Five Out of Five sees hip-hop legends playing every borough



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Mobb Deep

Mobb Deep Photograph: Robert Adam Mayer

Sunday, September 25, kicks off a week that's basically Mardi Gras for fans of rap music, thanks to the Red Bull Music Academy's Five Out of Five concert series.

The idea is to get one classic New York hip-hop act from each borough to discuss a seminal album, and then perform it. It's similar to Peter Rosenberg's Noisemakers interview series, but better, because you get an actual concert out of the deal.

Check out our overview of the events, as well as our favorite song from each album. Keep in mind that while the times listed are official, these are hip-hop shows we're talking about, and they have a tendency to start insanely late.

Sunday 25
Queens: Mobb Deep performs The Infamous + Lloyd Banks performs The Hunger for More

Webster Hall
( Discussion 4:30--7pm; free with R.S.V.P., e-mail Show 9pm; $20.

The Infamous represents a thoroughly depressing vision of Queens that almost reaches Clockwork Orange levels of nihilism. Think "Shook Ones, Part II," in which Prodigy threatens to kill someone by punching them in the face, and claims that he doesn't mind getting shot because at least it would mean he could feel something.

Mobb Deep will be joined by Lloyd Banks, performing an album that—after Game's The Documentary—holds the dubious honor of being the second-best G-Unit release not created by 50 Cent.

Tuesday 27
Bronx: Slick Rick performs The Great Adventures of Slick Rick
Paradise Theater ( Discussion 4:30--7pm; free with R.S.V.P., e-mail Show 9pm; $10.

Slick Rick essentially invented hip-hop storytelling, and there's still no better document of his skills than The Great Adventures of Slick Rick. "Children's Story" is the enduring classic track from this album, and with good reason.

Wednesday 28
Staten Island: Wu-Tang Clan performs Enter the Wu-Tang (36 Chambers)
Eve Ultra Lounge, 2354 Arthur Kill Rd between Engert St and Rossville Ave, Staten Island ( Discussion 4:30-7pm; free with R.S.V.P., e-mail Show 9pm; $15.

A serious contender for the greatest hip-hop album of all time, 36 Chambers combines soul, wit and a palpable sense of danger, like sitting on a train with a preacher, a comedian and four angry alcoholics. "Da Mystery of Chessboxin'" conflates all of the Wu's impulses perfectly. Watch for ODB's Jacques Cousteau reference, bookended by U-God's savage opening salvo and Masta Killa's use of the word inequity.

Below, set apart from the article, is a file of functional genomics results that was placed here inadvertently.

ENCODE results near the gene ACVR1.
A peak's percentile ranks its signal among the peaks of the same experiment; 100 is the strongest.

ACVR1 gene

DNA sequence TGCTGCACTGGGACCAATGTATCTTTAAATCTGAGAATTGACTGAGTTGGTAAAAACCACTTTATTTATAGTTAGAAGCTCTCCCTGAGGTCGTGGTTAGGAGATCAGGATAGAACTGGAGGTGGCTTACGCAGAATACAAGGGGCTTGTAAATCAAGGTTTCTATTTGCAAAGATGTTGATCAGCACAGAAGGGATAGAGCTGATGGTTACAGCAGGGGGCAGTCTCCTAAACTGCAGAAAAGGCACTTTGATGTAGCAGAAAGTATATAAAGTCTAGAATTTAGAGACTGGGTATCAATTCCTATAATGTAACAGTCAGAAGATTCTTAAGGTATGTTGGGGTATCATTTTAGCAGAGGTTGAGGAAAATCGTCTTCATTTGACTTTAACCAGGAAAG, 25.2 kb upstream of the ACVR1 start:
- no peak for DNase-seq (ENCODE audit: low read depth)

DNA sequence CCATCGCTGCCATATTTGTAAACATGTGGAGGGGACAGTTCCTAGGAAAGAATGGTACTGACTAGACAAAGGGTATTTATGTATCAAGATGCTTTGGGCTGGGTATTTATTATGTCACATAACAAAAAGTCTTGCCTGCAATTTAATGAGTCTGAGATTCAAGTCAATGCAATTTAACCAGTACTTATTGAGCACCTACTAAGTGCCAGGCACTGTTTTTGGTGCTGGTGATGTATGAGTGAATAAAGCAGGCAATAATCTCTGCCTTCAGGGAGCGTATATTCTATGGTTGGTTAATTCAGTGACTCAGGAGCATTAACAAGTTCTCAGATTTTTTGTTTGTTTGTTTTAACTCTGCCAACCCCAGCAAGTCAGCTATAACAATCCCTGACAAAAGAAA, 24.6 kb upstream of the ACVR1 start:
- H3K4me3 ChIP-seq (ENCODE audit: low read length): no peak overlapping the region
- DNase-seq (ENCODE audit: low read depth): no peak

Thursday 29
Brooklyn: Black Moon performs Enta da Stage + Big Daddy Kane performs Long Live the Kane
Southpaw ( Discussion 4:30pm; free with R.S.V.P., e-mail Show 9pm; $10.

Black Moon pioneered the rappers-threatening-to-kill-you-over-really-mellow-production thing that's all the rage these days, with Da Beatminerz serving up a sound steeped in smoother-than-smooth jazz, punctuated by boom-bap beats and gratuitously crispy snares. Check the first single from the album, "Who Got Da Props?" The answer, of course, is Black Moon.

Before Lil Wayne, before Jay-Z, the title of Best Rapper Alive belonged to Big Daddy Kane. "Ain't No Half-Steppin'" remains the best display of golden-era lyrical dexterity this side of Rakim.

Friday 30
Manhattan: Dipset performs Diplomatic Immunity
Discussion: Harlem School of the Arts ( 3pm; free with R.S.V.P., e-mail Show: Best Buy Theater ( 9pm; $20.

In the early aughts, Cam'ron, Juelz Santana and Jim Jones made up Hegel's dialectic of New York rap. Cam was the thesis, rapping like a really laid-back crazy person, while Santana was the antithesis, sounding like he was about to fly off the handle any minute, and Jones acted as the synthesis, combining Killa Cam's relaxed demeanor with Bandana Santana's straightforwardness. Which is a nice way of saying he sort of sucked. "DJ Enuff Freestyle" illustrates the triad working in effortless harmony.

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